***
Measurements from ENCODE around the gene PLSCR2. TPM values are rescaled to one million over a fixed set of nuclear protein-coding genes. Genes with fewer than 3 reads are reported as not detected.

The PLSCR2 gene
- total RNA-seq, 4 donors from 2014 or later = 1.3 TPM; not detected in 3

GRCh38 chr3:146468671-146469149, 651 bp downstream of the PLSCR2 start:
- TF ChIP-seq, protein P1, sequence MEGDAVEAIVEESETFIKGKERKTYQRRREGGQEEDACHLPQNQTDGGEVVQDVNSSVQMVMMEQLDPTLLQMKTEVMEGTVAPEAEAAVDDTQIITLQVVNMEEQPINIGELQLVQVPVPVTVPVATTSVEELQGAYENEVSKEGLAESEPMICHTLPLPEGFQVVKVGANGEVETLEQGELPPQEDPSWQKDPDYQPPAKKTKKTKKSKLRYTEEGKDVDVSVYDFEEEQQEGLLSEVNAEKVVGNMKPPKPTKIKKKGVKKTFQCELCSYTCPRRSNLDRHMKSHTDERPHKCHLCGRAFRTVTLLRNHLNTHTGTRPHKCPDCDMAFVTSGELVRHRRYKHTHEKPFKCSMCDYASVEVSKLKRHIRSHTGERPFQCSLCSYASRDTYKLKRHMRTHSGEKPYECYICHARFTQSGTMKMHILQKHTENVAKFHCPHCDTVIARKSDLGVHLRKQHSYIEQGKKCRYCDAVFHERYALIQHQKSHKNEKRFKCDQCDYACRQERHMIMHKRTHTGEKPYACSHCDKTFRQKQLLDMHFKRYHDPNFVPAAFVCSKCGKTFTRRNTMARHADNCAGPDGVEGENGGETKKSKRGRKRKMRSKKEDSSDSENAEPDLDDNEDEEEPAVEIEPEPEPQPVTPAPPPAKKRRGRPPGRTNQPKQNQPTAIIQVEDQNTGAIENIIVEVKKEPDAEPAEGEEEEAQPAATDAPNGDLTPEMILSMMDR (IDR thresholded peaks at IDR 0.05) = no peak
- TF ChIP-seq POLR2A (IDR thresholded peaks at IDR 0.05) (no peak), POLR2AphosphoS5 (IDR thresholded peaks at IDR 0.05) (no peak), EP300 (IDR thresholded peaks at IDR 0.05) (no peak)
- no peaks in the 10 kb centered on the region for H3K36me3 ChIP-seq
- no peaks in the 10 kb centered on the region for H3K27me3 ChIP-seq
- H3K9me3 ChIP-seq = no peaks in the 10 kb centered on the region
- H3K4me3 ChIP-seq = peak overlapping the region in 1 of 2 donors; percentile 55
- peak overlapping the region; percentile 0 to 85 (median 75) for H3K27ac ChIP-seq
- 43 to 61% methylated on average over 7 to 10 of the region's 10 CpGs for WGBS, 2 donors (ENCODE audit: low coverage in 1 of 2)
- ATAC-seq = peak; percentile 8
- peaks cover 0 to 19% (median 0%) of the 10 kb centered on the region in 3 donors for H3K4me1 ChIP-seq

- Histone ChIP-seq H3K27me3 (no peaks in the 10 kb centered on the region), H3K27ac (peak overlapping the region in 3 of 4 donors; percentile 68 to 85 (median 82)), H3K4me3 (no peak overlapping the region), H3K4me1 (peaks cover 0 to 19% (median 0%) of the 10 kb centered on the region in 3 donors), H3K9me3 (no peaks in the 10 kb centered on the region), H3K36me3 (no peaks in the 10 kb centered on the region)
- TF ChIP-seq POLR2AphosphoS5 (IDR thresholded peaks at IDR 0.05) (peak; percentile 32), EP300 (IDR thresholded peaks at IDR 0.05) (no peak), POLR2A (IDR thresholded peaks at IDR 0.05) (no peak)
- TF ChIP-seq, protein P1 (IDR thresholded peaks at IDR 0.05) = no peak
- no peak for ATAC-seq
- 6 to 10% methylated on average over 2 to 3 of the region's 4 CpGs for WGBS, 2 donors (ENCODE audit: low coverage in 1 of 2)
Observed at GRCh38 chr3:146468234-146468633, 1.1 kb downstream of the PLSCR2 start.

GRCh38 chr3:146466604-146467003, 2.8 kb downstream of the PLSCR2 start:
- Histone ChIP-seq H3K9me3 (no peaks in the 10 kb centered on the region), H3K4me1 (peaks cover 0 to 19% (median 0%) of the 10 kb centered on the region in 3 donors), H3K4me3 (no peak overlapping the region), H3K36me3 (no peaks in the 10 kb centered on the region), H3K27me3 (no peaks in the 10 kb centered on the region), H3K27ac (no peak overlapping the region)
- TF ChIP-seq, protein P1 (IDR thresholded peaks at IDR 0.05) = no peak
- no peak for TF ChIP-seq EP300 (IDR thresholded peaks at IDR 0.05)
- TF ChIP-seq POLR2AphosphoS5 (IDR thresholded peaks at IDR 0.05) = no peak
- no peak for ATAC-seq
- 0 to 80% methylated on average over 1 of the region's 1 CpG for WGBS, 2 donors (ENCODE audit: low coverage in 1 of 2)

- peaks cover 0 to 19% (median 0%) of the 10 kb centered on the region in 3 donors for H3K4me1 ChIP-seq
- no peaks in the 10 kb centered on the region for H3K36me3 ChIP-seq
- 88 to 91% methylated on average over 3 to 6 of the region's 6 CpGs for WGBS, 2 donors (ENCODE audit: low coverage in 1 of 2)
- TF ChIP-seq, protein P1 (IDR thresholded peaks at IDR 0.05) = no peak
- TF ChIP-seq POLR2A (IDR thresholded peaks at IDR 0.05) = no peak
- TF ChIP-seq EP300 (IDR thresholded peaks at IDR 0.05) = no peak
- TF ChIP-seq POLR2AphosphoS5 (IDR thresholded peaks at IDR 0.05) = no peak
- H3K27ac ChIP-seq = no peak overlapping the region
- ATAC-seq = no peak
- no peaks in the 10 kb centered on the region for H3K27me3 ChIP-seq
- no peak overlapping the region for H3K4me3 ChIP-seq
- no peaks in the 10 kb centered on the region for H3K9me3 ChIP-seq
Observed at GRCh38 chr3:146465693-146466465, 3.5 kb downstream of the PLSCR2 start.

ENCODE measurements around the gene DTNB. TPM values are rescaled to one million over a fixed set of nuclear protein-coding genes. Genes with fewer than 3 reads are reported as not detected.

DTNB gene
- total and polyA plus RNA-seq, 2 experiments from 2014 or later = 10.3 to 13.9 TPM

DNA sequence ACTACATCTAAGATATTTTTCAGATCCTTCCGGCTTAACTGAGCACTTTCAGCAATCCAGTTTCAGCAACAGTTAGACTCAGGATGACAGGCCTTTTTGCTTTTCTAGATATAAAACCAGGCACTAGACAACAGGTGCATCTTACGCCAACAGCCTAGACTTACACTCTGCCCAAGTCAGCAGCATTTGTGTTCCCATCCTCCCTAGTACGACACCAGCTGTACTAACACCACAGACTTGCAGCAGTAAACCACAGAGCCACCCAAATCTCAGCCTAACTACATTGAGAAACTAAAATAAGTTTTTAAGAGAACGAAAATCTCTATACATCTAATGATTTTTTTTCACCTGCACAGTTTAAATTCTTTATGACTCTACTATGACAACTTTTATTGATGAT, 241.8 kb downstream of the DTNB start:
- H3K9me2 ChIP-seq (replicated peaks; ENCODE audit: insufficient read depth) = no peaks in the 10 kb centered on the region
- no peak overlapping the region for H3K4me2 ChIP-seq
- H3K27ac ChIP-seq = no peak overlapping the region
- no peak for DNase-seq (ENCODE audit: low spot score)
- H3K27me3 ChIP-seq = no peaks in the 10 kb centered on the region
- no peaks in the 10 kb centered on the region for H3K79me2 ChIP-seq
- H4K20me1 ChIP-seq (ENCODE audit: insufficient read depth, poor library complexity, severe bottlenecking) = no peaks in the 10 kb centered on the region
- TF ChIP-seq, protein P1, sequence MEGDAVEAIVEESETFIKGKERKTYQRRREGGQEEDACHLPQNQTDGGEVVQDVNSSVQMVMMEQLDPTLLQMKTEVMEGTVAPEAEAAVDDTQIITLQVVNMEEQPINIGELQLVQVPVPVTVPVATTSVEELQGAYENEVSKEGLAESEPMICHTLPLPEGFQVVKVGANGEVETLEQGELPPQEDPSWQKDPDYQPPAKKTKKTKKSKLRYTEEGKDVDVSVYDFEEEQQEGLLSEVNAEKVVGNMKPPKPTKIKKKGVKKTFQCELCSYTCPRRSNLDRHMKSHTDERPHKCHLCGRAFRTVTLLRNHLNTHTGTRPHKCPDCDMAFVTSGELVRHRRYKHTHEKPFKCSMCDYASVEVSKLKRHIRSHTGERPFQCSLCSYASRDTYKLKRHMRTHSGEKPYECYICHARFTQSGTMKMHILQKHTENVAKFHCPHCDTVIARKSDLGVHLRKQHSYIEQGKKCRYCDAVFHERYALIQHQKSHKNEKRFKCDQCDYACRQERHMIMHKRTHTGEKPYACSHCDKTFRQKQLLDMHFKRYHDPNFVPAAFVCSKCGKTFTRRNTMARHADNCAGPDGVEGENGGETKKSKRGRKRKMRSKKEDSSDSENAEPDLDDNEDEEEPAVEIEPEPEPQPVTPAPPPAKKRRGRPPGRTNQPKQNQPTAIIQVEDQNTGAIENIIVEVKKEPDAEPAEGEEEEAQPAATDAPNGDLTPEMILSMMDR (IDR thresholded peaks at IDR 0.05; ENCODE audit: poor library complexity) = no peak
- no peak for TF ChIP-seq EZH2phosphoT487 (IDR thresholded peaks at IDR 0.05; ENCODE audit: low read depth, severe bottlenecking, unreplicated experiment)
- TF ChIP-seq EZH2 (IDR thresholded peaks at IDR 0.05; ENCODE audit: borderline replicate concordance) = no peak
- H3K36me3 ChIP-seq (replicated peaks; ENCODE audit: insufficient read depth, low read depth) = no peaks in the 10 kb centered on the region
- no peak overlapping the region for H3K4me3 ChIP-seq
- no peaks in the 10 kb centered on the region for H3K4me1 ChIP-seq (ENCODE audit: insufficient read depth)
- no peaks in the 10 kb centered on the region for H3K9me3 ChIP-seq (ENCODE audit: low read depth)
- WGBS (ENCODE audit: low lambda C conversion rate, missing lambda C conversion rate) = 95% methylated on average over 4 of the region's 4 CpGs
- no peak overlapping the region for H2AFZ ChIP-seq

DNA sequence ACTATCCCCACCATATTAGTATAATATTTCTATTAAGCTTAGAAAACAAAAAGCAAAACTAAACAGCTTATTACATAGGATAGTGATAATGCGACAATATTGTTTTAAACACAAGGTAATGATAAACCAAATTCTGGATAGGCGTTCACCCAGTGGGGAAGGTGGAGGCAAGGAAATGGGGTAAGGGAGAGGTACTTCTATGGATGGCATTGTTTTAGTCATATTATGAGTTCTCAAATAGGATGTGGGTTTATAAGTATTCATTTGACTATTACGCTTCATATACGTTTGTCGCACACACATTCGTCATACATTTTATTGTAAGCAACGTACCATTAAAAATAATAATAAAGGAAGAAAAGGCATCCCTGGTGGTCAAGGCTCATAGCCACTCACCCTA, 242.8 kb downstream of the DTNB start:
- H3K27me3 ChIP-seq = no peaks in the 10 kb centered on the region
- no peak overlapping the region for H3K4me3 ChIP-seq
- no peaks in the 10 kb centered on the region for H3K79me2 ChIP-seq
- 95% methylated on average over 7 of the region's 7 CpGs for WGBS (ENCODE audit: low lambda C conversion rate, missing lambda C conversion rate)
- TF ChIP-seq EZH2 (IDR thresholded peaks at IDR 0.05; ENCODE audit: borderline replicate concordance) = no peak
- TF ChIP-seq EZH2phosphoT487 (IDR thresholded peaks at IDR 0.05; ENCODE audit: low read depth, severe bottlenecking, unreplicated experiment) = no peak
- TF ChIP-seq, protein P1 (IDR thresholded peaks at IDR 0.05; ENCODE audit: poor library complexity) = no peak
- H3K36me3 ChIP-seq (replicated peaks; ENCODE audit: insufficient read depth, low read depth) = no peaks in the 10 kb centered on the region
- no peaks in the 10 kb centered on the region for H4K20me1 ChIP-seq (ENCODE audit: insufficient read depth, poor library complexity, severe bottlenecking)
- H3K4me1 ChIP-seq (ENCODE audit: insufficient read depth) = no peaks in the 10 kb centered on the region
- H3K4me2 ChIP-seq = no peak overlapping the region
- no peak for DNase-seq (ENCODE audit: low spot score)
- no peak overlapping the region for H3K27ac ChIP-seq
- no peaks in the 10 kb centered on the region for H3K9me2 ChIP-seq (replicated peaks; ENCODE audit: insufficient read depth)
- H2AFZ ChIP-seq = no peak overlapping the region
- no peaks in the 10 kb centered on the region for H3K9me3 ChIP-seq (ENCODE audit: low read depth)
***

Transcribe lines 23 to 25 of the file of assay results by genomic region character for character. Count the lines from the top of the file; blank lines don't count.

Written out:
- TF ChIP-seq, protein P1 (IDR thresholded peaks at IDR 0.05) = no peak
- no peak for TF ChIP-seq EP300 (IDR thresholded peaks at IDR 0.05)
- TF ChIP-seq POLR2AphosphoS5 (IDR thresholded peaks at IDR 0.05) = no peak